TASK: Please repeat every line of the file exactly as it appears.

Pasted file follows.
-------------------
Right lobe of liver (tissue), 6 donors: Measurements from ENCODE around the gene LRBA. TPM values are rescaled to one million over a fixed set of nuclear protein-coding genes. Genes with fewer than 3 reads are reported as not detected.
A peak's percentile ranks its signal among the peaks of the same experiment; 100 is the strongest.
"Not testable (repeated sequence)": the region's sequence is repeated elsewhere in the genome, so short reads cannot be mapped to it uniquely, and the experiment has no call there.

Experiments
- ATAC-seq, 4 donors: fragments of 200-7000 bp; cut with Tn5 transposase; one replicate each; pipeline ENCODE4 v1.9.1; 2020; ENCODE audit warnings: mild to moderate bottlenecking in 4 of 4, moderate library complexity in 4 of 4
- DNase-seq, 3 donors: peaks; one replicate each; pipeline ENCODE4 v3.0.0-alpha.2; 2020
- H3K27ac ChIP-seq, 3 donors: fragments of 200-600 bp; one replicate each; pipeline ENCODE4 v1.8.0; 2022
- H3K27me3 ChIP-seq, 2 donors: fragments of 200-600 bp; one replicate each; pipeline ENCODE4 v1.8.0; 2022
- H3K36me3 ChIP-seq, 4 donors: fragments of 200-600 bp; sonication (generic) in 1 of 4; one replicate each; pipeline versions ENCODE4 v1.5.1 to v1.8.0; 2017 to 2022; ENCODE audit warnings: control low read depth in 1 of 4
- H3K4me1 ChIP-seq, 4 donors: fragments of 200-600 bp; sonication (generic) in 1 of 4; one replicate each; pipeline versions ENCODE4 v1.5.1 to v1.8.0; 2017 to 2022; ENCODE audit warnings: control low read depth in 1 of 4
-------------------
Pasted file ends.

Right lobe of liver (tissue), 6 donors: Measurements from ENCODE around the gene LRBA. TPM values are rescaled to one million over a fixed set of nuclear protein-coding genes. Genes with fewer than 3 reads are reported as not detected.
A peak's percentile ranks its signal among the peaks of the same experiment; 100 is the strongest.
"Not testable (repeated sequence)": the region's sequence is repeated elsewhere in the genome, so short reads cannot be mapped to it uniquely, and the experiment has no call there.

Experiments
- ATAC-seq, 4 donors: fragments of 200-7000 bp; cut with Tn5 transposase; one replicate each; pipeline ENCODE4 v1.9.1; 2020; ENCODE audit warnings: mild to moderate bottlenecking in 4 of 4, moderate library complexity in 4 of 4
- DNase-seq, 3 donors: peaks; one replicate each; pipeline ENCODE4 v3.0.0-alpha.2; 2020
- H3K27ac ChIP-seq, 3 donors: fragments of 200-600 bp; one replicate each; pipeline ENCODE4 v1.8.0; 2022
- H3K27me3 ChIP-seq, 2 donors: fragments of 200-600 bp; one replicate each; pipeline ENCODE4 v1.8.0; 2022
- H3K36me3 ChIP-seq, 4 donors: fragments of 200-600 bp; sonication (generic) in 1 of 4; one replicate each; pipeline versions ENCODE4 v1.5.1 to v1.8.0; 2017 to 2022; ENCODE audit warnings: control low read depth in 1 of 4
- H3K4me1 ChIP-seq, 4 donors: fragments of 200-600 bp; sonication (generic) in 1 of 4; one replicate each; pipeline versions ENCODE4 v1.5.1 to v1.8.0; 2017 to 2022; ENCODE audit warnings: control low read depth in 1 of 4